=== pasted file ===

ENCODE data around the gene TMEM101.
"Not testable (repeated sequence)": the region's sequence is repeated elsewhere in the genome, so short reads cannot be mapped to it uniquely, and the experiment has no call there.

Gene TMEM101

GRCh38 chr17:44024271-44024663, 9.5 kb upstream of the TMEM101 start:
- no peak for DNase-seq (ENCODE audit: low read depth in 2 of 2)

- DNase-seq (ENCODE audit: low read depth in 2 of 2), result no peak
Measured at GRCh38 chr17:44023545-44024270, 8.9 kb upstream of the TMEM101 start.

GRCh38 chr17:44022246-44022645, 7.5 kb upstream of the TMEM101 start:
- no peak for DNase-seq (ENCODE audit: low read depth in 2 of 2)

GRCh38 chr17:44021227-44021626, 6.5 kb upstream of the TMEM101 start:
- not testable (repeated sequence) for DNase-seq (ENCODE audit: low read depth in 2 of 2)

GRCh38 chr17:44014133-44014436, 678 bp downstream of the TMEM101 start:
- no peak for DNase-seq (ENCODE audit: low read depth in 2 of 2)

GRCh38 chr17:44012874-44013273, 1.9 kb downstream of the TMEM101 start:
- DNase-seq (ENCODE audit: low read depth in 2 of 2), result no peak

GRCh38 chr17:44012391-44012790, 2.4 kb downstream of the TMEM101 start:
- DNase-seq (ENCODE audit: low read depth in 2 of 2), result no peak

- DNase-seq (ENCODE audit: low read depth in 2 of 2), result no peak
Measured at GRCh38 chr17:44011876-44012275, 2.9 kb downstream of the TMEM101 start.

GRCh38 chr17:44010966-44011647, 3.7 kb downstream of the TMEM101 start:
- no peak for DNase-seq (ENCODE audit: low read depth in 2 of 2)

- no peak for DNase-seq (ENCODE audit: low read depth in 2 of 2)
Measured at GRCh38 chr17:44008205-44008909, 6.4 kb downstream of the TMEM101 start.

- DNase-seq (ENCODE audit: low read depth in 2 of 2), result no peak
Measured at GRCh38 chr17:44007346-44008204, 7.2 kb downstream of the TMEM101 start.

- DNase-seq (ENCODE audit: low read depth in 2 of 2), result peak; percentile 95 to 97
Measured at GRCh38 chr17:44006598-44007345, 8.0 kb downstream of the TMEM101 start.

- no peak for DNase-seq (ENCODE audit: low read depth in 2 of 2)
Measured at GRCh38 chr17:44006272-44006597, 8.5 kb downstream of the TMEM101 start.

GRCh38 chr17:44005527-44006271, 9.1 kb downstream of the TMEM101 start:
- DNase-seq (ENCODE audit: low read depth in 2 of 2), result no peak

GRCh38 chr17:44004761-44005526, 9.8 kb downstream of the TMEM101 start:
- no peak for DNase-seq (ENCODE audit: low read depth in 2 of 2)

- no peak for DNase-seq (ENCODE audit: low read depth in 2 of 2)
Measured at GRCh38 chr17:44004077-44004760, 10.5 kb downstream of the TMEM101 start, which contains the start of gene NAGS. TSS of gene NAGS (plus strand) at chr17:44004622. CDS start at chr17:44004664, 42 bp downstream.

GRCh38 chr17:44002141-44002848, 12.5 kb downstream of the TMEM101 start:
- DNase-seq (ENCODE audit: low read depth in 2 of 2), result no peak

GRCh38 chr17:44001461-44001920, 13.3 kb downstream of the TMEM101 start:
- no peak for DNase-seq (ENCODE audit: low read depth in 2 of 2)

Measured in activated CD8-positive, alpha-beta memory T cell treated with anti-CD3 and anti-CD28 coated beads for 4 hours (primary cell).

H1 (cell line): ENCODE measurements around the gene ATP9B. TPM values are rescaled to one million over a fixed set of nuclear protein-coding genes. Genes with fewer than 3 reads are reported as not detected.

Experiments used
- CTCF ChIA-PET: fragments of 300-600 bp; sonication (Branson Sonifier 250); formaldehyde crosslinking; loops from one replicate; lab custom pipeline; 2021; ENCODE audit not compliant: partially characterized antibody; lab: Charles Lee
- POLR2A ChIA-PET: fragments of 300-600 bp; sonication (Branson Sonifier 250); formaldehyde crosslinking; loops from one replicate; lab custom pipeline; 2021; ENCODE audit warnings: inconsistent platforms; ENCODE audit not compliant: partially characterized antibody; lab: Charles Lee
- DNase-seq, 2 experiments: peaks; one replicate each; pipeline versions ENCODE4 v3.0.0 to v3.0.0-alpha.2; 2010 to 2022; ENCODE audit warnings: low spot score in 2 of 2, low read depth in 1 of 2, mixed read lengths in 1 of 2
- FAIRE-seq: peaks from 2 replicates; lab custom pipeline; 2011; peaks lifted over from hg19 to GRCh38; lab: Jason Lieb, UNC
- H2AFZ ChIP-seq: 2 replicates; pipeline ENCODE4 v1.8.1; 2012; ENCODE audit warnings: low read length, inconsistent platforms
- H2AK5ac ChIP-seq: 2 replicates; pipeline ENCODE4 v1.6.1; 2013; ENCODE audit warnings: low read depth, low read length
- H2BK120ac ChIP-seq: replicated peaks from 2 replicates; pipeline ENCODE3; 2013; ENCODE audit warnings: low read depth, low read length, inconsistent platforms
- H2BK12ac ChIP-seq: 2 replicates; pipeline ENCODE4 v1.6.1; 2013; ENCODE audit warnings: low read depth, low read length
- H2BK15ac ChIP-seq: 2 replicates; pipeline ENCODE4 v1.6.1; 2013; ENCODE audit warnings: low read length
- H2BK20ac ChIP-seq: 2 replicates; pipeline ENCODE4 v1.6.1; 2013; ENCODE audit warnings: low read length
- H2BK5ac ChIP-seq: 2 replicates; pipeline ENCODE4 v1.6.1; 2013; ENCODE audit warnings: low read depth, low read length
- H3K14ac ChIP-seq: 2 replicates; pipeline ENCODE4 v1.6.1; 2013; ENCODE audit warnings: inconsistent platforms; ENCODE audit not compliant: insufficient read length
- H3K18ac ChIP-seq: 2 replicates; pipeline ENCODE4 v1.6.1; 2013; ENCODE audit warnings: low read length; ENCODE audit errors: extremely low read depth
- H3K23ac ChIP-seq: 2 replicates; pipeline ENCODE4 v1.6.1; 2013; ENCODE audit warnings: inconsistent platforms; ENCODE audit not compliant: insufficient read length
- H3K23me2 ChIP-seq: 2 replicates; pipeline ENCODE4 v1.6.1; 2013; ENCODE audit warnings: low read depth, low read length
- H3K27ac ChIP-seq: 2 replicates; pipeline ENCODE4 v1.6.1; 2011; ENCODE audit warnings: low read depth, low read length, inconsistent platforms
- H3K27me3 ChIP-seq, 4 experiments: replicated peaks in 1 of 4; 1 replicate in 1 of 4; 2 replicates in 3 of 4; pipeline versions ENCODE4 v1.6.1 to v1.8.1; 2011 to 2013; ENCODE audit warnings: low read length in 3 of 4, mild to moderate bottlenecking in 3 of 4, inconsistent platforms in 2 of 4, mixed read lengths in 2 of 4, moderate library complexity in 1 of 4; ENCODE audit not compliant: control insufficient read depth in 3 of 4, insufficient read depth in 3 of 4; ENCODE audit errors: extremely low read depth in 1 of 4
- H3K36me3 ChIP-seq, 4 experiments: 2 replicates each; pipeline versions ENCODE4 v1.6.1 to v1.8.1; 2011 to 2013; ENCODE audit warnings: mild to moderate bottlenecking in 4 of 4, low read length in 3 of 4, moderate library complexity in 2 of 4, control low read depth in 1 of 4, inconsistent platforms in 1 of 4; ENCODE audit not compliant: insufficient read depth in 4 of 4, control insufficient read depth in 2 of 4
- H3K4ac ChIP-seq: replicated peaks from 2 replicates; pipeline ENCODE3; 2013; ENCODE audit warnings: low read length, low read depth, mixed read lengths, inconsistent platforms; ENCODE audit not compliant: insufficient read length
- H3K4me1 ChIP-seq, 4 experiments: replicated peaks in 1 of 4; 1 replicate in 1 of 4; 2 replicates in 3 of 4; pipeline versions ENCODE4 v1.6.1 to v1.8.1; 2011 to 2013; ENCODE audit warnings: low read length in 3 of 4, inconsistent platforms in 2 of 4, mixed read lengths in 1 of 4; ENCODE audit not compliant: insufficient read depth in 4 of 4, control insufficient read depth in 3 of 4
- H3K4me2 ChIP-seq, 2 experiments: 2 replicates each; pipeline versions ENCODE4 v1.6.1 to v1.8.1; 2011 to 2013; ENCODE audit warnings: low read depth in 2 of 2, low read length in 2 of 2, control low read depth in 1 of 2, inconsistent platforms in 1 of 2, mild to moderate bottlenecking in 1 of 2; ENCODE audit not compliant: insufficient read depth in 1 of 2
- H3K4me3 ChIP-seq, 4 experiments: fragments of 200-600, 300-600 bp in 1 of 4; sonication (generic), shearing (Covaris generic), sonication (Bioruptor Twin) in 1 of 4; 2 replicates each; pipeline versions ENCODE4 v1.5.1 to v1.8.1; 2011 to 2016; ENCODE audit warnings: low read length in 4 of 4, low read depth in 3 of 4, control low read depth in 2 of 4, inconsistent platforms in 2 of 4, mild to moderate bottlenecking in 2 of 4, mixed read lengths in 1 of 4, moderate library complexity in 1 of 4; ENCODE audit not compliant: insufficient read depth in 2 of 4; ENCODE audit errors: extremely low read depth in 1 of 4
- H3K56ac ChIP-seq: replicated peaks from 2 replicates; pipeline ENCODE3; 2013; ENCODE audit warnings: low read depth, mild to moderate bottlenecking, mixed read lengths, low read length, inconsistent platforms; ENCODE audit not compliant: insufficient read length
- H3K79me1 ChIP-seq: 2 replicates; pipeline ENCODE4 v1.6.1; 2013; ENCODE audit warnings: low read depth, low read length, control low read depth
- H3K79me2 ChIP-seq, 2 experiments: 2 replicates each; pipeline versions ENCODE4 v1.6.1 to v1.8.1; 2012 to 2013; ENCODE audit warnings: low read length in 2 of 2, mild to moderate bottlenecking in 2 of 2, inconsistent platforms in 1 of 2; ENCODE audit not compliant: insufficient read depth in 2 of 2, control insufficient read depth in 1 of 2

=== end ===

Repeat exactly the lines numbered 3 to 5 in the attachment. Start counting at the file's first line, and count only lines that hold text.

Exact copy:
Gene TMEM101

GRCh38 chr17:44024271-44024663, 9.5 kb upstream of the TMEM101 start:
- no peak for DNase-seq (ENCODE audit: low read depth in 2 of 2)